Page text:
Sunday, August 14, 2016

Sunday, August 14th, Lake Myvatn, Iceland


Looking out onto the lake at breakfast this morning, I have to admit that I was prepared to be disappointed with the drive.  I had gone on Google Earth last night,  and used Google Trekker to view some key points on the route.  The landscape looked flat and not as exciting as the past few days.  Pat and I had both read every guidebook's section on this area, and I Googled most tourist stops to gain as much background as possible.

Pat gave us our first curve by suggesting we take the long way out of the fjord.  Instead of going back through the tunnel, we'd use the old road out around the peninsula.  It turned out to exactly what was necessary, as it challenged our driving skills (it was mostly a rough dirt road - not one the rental agency recommended our tires could take), and slowed us down enough to appreciate every waterfall, swan colony, and strange rock outfall.  Every adventure needs diversions, and this one set the tone for the day.  We'd make challenges out of every leg, and see things not usually found.

The unusual way out set allowed us to take another unrecommended route to a coastal harbor town reported to have a large puffin colony.  Unfortunately, we discovered half-way down the steep windy dirty road that the harbor was socked in with fog.  Returning cars advised not proceeding, partly because of the poor viewing, and partly the dangerous driving.   We agreed.

In 1875, a huge volcano erupted in the center of Iceland.  Thousand of farms were impacted, with many of their owners calling it quits.  After a long bumpy ride directly toward the epicenter volcano, we visited a group of sod homes first built in 1843, and occupied until 1943 by the same family.  An added bonus was a working watering hose which we were able to clean off the dirt which covered our car.

At a small town a little ways down the road, we were fortunate to encounter two arctic foxes.  Clearly unafraid of tourists, they seemed to be having as much fun as we were. We also walked through a huge lava labyrinth, and checked out a demonstration forest - testing what trees could possibly grow here.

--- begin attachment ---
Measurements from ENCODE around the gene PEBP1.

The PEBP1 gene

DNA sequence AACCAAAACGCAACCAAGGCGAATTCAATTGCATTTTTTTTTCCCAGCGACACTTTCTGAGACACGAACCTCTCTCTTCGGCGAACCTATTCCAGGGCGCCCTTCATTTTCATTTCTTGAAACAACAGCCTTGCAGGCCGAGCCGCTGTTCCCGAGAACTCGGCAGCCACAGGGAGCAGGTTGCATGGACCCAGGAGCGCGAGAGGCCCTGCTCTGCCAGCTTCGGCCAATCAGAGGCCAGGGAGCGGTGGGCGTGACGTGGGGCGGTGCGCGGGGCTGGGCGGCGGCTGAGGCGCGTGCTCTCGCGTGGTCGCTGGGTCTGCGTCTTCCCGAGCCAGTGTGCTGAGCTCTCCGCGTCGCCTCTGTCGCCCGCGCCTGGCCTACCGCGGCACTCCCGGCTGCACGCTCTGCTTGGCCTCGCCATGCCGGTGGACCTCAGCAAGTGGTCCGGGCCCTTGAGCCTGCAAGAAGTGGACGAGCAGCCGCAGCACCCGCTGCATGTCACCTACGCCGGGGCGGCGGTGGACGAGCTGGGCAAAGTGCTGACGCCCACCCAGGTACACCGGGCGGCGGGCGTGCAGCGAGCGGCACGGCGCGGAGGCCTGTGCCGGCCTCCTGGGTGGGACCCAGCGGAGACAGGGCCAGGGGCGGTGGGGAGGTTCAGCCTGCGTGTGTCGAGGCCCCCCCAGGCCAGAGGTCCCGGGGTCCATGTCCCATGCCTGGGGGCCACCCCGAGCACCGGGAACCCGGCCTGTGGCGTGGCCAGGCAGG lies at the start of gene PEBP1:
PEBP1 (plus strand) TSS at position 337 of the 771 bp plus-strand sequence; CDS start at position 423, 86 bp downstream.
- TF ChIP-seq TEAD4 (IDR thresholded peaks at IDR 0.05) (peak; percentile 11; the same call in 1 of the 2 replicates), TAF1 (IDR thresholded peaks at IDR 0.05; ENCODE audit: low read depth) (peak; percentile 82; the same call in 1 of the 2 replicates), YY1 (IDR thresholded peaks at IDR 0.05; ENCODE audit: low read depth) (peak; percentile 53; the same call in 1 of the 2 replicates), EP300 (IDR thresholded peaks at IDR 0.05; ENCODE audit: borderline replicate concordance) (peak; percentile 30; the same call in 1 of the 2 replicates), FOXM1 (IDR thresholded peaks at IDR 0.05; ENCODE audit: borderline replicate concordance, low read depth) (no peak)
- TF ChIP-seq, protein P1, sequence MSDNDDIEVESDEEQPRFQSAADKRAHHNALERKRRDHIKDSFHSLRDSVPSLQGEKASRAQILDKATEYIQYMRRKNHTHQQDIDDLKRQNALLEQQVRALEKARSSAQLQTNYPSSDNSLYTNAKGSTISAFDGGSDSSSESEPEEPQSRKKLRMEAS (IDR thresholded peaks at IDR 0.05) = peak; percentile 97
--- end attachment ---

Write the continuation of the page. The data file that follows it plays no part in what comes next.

Further on, we found a geothermal hot springs where everyone got to get very muddy shoes, and climb sand dunes as steep as the ones we found in Namibia last year.  I've never seen so many phones on selfie-sticks being tested for their ability to withstand high heat and moisture.

Finally, we saw one of the largest tephra craters in the world.  When a volcano erupts, lava usually forms inside from the molten rock.  Cracks in the volcano allow the lava to ooze out across the landscape.  Now imagine a volcano erupting through a glacier.  In that case, when the lava hits the cold ice, it explodes and sends projectiles (sometimes also called pyroclasts) into the air.  This entire region is full of them, and the crater is on of the biggest sources.  Not a bad day after all, and only in Iceland.

By the way, if you haven't heard, I fixed the problem preventing you all from accessing the photos taken during the last week in previous posts.  Here's a link to the main blog page, where you can go back to each day and click on the links to daily photo albums on Google.  Sorry I messed up, and hope you enjoy the photos.  To see all of the photos taken today, click on Sunday, August 14th.

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